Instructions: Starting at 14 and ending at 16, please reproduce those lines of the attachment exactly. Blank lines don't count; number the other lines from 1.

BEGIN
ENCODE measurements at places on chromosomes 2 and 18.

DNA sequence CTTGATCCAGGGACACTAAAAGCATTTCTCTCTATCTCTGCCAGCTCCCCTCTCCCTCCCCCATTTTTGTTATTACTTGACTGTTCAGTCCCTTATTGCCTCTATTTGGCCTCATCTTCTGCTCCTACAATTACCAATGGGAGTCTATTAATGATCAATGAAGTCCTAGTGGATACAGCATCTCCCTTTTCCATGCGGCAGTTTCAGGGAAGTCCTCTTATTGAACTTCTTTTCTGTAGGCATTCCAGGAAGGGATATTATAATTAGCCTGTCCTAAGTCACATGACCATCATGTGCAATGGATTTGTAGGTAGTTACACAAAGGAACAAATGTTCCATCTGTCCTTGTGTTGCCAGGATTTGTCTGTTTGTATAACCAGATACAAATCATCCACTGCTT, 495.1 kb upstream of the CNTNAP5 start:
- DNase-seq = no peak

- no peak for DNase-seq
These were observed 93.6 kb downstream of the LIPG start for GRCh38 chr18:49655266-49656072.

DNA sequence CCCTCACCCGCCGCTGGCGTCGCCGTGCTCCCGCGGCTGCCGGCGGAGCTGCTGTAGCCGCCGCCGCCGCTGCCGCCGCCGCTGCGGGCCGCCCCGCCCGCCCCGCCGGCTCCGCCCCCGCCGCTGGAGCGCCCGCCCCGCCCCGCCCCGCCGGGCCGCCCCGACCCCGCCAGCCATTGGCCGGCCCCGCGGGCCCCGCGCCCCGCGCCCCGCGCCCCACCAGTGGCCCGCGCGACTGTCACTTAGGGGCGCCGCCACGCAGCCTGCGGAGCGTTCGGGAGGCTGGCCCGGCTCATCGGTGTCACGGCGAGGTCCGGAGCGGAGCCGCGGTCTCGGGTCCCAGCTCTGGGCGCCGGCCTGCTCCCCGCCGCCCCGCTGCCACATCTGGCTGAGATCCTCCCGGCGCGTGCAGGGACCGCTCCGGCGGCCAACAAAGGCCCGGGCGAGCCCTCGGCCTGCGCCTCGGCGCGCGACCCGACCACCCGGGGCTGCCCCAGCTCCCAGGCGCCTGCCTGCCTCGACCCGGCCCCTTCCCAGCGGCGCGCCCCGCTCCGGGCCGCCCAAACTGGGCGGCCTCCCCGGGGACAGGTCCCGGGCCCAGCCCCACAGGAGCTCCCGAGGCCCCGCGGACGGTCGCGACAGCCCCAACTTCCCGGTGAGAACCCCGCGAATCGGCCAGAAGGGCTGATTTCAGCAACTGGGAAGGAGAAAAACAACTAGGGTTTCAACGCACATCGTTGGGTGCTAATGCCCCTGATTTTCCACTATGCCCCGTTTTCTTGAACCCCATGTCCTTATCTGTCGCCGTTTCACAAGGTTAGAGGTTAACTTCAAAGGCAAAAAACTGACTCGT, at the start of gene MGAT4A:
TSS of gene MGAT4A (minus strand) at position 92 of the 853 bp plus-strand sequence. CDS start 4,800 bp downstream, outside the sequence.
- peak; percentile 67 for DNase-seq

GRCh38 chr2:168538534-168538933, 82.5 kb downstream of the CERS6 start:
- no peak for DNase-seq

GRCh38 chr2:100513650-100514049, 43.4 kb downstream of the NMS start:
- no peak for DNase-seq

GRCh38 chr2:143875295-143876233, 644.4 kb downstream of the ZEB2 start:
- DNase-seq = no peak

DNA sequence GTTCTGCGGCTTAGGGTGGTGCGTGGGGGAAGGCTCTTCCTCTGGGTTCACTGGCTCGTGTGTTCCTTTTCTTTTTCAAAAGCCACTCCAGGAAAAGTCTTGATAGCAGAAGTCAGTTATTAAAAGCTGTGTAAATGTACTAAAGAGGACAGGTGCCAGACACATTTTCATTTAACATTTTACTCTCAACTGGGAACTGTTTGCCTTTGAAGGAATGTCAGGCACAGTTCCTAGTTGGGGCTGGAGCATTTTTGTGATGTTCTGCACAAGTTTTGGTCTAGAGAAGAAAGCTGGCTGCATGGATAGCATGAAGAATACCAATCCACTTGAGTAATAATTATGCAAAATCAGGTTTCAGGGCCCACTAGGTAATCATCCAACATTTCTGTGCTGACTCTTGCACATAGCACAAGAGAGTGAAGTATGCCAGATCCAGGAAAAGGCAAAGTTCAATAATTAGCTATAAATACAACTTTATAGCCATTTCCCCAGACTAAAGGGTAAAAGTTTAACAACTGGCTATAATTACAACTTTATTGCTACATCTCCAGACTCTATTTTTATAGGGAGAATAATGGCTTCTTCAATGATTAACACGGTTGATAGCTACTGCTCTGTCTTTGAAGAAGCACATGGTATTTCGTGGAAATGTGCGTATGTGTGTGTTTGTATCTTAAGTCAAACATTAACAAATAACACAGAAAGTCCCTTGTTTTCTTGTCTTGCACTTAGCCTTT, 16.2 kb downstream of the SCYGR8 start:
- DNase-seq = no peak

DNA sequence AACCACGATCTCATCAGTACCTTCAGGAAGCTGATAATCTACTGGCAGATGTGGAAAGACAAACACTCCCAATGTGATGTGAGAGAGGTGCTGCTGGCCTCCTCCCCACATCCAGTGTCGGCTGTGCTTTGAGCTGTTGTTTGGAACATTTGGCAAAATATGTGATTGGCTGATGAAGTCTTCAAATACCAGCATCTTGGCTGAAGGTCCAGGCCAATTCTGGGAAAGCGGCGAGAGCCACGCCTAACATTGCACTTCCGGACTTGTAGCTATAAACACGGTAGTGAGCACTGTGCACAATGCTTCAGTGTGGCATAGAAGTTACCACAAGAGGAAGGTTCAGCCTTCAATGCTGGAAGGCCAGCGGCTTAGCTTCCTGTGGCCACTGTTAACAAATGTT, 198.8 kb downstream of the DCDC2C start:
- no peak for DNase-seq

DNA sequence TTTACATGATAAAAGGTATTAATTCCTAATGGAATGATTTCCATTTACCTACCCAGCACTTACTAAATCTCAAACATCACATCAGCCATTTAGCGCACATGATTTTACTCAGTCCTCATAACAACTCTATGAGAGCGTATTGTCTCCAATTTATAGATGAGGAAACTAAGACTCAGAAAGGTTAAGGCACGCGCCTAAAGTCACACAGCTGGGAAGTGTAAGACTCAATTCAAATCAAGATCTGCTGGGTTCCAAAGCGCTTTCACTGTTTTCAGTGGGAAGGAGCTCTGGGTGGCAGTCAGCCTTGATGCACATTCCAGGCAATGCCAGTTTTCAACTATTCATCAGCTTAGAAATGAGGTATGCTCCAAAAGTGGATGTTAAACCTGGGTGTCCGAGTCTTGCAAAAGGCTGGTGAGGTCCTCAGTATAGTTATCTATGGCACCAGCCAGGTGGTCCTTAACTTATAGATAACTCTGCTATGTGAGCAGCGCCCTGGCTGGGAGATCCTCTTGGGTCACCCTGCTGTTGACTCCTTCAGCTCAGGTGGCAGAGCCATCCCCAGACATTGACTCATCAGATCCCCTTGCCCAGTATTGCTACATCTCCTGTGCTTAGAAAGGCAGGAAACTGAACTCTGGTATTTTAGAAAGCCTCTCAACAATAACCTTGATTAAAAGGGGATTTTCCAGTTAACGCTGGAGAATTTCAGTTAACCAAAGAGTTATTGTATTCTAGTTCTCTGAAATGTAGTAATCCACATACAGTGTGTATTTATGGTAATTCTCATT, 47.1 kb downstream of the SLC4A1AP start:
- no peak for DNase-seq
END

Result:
- DNase-seq = no peak

DNA sequence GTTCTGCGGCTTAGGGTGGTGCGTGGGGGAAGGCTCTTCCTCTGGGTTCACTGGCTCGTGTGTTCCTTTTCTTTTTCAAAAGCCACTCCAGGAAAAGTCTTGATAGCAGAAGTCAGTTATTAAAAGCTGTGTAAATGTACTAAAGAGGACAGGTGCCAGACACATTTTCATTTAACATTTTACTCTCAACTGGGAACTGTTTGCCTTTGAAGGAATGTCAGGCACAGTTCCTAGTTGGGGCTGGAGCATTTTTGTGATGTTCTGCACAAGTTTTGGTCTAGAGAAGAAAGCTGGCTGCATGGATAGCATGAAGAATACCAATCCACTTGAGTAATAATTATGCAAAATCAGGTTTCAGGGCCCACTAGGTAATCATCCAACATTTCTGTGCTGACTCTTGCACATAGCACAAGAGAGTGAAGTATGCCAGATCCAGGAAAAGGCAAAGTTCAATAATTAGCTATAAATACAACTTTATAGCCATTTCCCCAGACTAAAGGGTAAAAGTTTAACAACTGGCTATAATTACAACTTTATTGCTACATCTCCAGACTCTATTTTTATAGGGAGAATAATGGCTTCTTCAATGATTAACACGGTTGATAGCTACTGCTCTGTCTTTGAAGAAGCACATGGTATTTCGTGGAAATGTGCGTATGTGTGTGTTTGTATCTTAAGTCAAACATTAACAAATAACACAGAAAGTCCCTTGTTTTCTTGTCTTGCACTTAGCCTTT, 16.2 kb downstream of the SCYGR8 start:
- DNase-seq = no peak